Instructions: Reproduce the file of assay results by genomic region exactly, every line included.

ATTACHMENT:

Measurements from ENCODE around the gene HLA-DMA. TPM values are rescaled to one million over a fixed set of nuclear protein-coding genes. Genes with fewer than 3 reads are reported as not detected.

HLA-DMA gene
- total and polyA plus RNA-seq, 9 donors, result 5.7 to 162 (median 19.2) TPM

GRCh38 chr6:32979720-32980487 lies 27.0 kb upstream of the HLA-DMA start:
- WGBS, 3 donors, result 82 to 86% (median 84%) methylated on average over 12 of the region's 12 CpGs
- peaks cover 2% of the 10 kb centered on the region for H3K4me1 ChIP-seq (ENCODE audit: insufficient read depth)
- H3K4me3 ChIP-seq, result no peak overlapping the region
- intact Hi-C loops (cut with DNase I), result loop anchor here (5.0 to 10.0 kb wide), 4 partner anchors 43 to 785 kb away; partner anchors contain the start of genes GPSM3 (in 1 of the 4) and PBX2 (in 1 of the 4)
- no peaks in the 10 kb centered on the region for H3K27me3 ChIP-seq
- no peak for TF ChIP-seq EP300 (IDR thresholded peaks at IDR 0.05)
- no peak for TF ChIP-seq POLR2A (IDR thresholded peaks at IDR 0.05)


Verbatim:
Measurements from ENCODE around the gene HLA-DMA. TPM values are rescaled to one million over a fixed set of nuclear protein-coding genes. Genes with fewer than 3 reads are reported as not detected.

HLA-DMA gene
- total and polyA plus RNA-seq, 9 donors, result 5.7 to 162 (median 19.2) TPM

GRCh38 chr6:32979720-32980487 lies 27.0 kb upstream of the HLA-DMA start:
- WGBS, 3 donors, result 82 to 86% (median 84%) methylated on average over 12 of the region's 12 CpGs
- peaks cover 2% of the 10 kb centered on the region for H3K4me1 ChIP-seq (ENCODE audit: insufficient read depth)
- H3K4me3 ChIP-seq, result no peak overlapping the region
- intact Hi-C loops (cut with DNase I), result loop anchor here (5.0 to 10.0 kb wide), 4 partner anchors 43 to 785 kb away; partner anchors contain the start of genes GPSM3 (in 1 of the 4) and PBX2 (in 1 of the 4)
- no peaks in the 10 kb centered on the region for H3K27me3 ChIP-seq
- no peak for TF ChIP-seq EP300 (IDR thresholded peaks at IDR 0.05)
- no peak for TF ChIP-seq POLR2A (IDR thresholded peaks at IDR 0.05)